Under these standards, by finding that the Elections Committee's decision was arbitrary and capricious, the trial court necessarily found that the Elections Committee's decision was not made in good faith. Planning Technologies, supra, 290 Ga.App. at 720. As set forth above, we review the trial court's factual findings under the clearly erroneous test, and we will not disturb the trial court's findings of fact if there is any evidence to sustain them. See Patel v. Patel, 285 Ga. 391, 392(1)(a) (677 S.E.2d 114) (2009).
Appellants argue that the Elections Committee acted reasonably by using the date of Boatright's initial application to determine whether he was disqualified due to a financial conflict of interest and by refusing to consider Boatright's second petition, since the bylaws provide that the decisions of the Elections Committee are final. Satilla's Bylaws, Art. IV, § 8. Regardless of the Elections Committee's discretion to decide which date to use, their decision to disqualify Boatright could not be arbitrary and capricious. See Planning Technologies, supra, 290 Ga.App. at 719–720.
Contrary to Appellant's argument, some evidence supports the trial court's finding that the Elections Committee's decision was arbitrary and capricious. First, at the time of the Elections Committee's vote, it is undisputed that Boatright no longer held any stock in Pike or any financial interest in Pike's retirement plan and thus was a qualified candidate. Second, even before Boatright sold his Pike stock and converted his retirement account, the Board's own attorney recommended that Boatright be deemed qualified on the ground that stock ownership and a retirement account do not pose a significant financial conflict of interest. Rigby, supra, 294 Ga. at 253. Third, Boatright was subjected to disparate treatment in that Rigby's qualifications to serve on the Board were never challenged despite the fact that he owned an interest in a business that sold propane to Satilla during some part of his 15 years as a Board member. Finally, the Elections Committee refused to consider Boatright's second petition, even though that petition was timely filed more than 90 days before the election, and, as of the date of the second application, Boatright had undisputably divested himself of any financial interest in Pike and was a qualified candidate. On this record, the trial court's factual finding that the decision to disqualify Boatright was arbitrary and capricious is supported by some evidence and must be upheld. See Patel, supra, 285 Ga. at 392(1)(a).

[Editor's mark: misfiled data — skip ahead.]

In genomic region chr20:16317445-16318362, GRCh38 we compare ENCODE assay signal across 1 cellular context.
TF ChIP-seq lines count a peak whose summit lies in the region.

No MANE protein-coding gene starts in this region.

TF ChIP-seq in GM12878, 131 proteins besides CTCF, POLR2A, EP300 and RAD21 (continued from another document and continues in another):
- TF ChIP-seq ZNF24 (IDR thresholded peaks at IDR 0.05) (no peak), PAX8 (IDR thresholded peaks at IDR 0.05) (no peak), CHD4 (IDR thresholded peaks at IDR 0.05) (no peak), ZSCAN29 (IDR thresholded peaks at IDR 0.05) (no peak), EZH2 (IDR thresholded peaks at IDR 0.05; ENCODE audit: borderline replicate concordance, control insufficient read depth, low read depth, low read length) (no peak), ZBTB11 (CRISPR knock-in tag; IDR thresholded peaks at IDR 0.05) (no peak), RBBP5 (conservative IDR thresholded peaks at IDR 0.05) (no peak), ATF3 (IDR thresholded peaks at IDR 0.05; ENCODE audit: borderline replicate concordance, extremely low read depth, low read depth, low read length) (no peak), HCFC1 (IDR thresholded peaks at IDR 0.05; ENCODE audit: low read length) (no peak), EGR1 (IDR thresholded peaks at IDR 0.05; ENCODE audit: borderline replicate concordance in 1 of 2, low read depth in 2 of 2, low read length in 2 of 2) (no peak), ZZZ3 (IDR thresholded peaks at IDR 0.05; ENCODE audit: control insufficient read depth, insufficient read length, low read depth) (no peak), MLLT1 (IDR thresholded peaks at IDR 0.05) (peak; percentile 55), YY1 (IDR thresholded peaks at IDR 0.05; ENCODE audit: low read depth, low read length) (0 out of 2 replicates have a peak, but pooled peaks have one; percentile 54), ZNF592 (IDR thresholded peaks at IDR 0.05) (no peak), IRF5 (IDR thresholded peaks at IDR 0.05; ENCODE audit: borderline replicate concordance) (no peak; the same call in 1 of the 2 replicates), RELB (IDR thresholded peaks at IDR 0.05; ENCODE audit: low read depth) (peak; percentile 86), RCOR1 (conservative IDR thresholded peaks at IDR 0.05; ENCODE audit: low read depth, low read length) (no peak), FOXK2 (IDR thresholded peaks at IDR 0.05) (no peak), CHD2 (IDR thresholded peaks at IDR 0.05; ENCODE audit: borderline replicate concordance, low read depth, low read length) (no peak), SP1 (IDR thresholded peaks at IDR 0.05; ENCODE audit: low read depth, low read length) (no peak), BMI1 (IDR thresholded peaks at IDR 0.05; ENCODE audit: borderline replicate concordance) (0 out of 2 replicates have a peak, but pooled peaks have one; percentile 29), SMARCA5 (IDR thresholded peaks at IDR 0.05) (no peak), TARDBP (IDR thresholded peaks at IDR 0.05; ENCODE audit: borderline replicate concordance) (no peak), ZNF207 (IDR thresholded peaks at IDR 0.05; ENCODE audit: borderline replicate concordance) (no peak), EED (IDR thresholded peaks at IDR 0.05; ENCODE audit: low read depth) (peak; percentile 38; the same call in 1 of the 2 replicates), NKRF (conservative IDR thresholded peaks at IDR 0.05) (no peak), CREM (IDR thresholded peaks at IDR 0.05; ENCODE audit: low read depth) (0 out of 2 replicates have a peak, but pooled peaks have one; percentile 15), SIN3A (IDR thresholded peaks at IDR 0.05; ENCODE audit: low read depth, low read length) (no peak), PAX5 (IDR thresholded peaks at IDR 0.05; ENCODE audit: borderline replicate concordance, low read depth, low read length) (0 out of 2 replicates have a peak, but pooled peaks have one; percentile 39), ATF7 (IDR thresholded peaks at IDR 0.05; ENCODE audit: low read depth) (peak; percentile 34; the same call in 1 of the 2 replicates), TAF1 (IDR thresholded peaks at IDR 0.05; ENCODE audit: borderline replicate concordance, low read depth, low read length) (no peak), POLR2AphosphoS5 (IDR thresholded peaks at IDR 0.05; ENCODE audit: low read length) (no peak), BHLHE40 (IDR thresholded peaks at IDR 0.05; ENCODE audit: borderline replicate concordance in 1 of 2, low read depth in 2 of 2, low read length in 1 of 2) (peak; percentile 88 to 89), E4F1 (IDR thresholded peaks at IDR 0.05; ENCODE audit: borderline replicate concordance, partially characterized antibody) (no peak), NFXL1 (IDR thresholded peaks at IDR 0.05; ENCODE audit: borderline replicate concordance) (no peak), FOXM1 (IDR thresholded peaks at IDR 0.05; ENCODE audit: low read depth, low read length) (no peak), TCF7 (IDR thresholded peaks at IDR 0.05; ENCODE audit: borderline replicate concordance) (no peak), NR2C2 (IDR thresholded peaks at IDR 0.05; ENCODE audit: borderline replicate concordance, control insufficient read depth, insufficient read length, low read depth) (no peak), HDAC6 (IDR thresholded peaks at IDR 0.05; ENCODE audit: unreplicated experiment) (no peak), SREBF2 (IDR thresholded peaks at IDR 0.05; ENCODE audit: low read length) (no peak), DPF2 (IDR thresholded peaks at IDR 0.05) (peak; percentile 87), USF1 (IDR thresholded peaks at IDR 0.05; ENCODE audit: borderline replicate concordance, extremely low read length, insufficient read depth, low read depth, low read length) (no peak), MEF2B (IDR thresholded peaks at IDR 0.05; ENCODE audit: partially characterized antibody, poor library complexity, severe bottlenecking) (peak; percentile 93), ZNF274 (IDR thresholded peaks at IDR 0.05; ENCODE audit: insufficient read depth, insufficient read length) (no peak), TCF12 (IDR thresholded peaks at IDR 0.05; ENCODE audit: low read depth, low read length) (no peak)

2. Appellants contend that the trial court's order that the Board place Boatright on the ballot is improper mandamus relief by another name. We discern no error.
After holding that Boatright was not entitled to a writ of mandamus, the Supreme Court noted that “this does not mean that Boatright is left without a remedy. Rather, the right he seeks to enforce may be addressed by a court of equity.” Rigby, supra, 294 Ga. at 256. On remand, the trial court prohibited the Board from declaring Boatright disqualified and ordered the Board to place Boatright on the ballot. Rather than challenging the validity of the prohibitive injunction, Appellants argue that the trial court's order requiring the Board to place Boatright on the ballot is improper mandamus relief. In transferring the instant case to this Court, the Georgia Supreme Court concluded that the “trial court's grant of permanent injunctive relieve was ancillary to its legal determination” that Boatright was qualified to serve as a candidate and that no request for mandamus relief remained following its opinion in Rigby, supra.
As set forth above, trial courts have broad discretion to fashion equitable remedies, and an appellate court will not disturb a trial court's injunction absent a manifest abuse of discretion. See Goode, supra, 271 Ga. at 724(2).
Appellants contend that the only affirmative relief requested by Boatright was a writ of mandamus and make much of the fact that the trial court's orders before and after remand contained identical language ordering the Board to place Boatright on the ballot. In his complaint, Boatright requested a writ of mandamus requiring the Elections Committee to place his name on the ballot. Boatright also requested injunctive relief prohibiting the Elections Committee from holding an election until it issued a ballot with Boatright's name on it. In its initial order, issued on November 5, 2012, the trial court granted “Plaintiff's prayers for declaratory judgment and a Writ of Mandamus” and ordered the Board to issue a ballot including Boatright as a candidate for the Board seat representing Bacon County. In the December 3, 2013 order issued on remand, the trial court granted “Plaintiff's prayers for Declaratory Judgment and Permanent Injunction,” enjoined the Board from declaring Boatright disqualified and again ordered the Board to place Boatright on the ballot.